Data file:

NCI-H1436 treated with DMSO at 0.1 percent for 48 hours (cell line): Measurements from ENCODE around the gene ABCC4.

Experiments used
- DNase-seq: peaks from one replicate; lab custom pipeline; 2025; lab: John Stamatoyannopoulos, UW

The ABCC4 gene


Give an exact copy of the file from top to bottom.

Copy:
NCI-H1436 treated with DMSO at 0.1 percent for 48 hours (cell line): Measurements from ENCODE around the gene ABCC4.

Experiments used
- DNase-seq: peaks from one replicate; lab custom pipeline; 2025; lab: John Stamatoyannopoulos, UW

The ABCC4 gene